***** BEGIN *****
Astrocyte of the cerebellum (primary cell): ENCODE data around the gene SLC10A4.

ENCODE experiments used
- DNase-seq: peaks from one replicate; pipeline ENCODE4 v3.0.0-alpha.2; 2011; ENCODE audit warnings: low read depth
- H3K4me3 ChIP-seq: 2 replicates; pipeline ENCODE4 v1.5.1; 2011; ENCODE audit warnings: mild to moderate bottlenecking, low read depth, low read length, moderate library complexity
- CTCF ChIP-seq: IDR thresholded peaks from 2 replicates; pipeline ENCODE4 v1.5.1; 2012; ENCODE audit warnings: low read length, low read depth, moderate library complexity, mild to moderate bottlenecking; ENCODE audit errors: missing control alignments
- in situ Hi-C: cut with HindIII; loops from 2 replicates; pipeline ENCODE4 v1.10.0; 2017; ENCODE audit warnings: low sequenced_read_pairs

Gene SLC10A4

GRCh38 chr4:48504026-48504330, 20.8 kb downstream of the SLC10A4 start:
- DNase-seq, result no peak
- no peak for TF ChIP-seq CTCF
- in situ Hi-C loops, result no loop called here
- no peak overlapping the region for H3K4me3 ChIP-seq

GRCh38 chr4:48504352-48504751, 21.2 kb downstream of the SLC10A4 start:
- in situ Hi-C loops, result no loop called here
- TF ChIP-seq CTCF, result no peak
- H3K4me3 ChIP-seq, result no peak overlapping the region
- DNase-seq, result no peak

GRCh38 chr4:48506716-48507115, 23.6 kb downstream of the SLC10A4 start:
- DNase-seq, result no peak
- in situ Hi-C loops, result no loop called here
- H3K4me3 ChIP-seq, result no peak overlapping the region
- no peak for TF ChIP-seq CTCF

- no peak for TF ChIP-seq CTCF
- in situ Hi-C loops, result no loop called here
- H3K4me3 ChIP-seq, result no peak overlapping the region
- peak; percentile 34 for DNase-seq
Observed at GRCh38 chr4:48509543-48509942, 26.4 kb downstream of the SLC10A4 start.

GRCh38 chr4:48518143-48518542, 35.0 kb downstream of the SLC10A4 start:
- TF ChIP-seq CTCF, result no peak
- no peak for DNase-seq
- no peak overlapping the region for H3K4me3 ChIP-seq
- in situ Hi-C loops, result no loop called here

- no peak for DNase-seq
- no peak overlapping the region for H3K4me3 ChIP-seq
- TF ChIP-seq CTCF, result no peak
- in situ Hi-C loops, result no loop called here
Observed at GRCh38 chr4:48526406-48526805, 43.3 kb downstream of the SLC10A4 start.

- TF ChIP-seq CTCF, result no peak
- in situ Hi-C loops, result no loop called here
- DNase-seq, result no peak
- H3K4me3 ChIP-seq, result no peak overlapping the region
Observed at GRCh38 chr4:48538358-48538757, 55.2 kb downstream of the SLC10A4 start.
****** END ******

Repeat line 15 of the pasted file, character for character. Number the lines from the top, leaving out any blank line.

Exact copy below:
- TF ChIP-seq CTCF, result no peak